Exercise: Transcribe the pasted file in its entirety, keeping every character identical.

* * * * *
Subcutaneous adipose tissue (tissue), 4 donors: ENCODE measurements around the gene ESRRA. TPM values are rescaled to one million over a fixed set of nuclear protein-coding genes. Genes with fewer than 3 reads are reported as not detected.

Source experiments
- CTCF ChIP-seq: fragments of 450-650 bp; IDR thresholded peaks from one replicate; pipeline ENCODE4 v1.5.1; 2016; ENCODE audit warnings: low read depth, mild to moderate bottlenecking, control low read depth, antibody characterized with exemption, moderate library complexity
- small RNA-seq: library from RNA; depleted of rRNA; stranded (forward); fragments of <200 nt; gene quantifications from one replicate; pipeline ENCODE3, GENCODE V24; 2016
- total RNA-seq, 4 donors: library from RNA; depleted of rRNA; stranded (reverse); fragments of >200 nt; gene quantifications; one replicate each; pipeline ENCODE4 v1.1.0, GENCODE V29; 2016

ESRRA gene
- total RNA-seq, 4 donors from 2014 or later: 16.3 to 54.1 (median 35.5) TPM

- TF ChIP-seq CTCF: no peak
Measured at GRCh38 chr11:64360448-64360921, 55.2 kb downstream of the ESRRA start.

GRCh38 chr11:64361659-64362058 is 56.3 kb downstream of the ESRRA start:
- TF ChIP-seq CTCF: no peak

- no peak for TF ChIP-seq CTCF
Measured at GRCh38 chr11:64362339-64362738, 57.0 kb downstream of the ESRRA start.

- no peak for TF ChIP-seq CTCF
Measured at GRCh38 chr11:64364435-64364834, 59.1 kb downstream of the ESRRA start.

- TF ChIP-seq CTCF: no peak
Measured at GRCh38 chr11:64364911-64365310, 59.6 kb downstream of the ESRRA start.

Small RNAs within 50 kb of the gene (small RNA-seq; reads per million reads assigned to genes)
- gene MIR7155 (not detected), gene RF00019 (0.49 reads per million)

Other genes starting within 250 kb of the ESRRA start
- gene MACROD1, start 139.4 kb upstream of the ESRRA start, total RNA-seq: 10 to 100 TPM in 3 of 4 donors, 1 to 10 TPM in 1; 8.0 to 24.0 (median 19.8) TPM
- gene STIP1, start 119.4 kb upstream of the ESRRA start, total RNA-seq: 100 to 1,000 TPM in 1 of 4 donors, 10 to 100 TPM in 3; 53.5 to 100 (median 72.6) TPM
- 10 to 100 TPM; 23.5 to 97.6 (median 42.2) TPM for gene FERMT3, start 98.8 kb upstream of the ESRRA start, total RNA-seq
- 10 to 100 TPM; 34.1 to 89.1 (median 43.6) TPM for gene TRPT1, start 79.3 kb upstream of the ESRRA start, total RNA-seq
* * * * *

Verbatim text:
Subcutaneous adipose tissue (tissue), 4 donors: ENCODE measurements around the gene ESRRA. TPM values are rescaled to one million over a fixed set of nuclear protein-coding genes. Genes with fewer than 3 reads are reported as not detected.

Source experiments
- CTCF ChIP-seq: fragments of 450-650 bp; IDR thresholded peaks from one replicate; pipeline ENCODE4 v1.5.1; 2016; ENCODE audit warnings: low read depth, mild to moderate bottlenecking, control low read depth, antibody characterized with exemption, moderate library complexity
- small RNA-seq: library from RNA; depleted of rRNA; stranded (forward); fragments of <200 nt; gene quantifications from one replicate; pipeline ENCODE3, GENCODE V24; 2016
- total RNA-seq, 4 donors: library from RNA; depleted of rRNA; stranded (reverse); fragments of >200 nt; gene quantifications; one replicate each; pipeline ENCODE4 v1.1.0, GENCODE V29; 2016

ESRRA gene
- total RNA-seq, 4 donors from 2014 or later: 16.3 to 54.1 (median 35.5) TPM

- TF ChIP-seq CTCF: no peak
Measured at GRCh38 chr11:64360448-64360921, 55.2 kb downstream of the ESRRA start.

GRCh38 chr11:64361659-64362058 is 56.3 kb downstream of the ESRRA start:
- TF ChIP-seq CTCF: no peak

- no peak for TF ChIP-seq CTCF
Measured at GRCh38 chr11:64362339-64362738, 57.0 kb downstream of the ESRRA start.

- no peak for TF ChIP-seq CTCF
Measured at GRCh38 chr11:64364435-64364834, 59.1 kb downstream of the ESRRA start.

- TF ChIP-seq CTCF: no peak
Measured at GRCh38 chr11:64364911-64365310, 59.6 kb downstream of the ESRRA start.

Small RNAs within 50 kb of the gene (small RNA-seq; reads per million reads assigned to genes)
- gene MIR7155 (not detected), gene RF00019 (0.49 reads per million)

Other genes starting within 250 kb of the ESRRA start
- gene MACROD1, start 139.4 kb upstream of the ESRRA start, total RNA-seq: 10 to 100 TPM in 3 of 4 donors, 1 to 10 TPM in 1; 8.0 to 24.0 (median 19.8) TPM
- gene STIP1, start 119.4 kb upstream of the ESRRA start, total RNA-seq: 100 to 1,000 TPM in 1 of 4 donors, 10 to 100 TPM in 3; 53.5 to 100 (median 72.6) TPM
- 10 to 100 TPM; 23.5 to 97.6 (median 42.2) TPM for gene FERMT3, start 98.8 kb upstream of the ESRRA start, total RNA-seq
- 10 to 100 TPM; 34.1 to 89.1 (median 43.6) TPM for gene TRPT1, start 79.3 kb upstream of the ESRRA start, total RNA-seq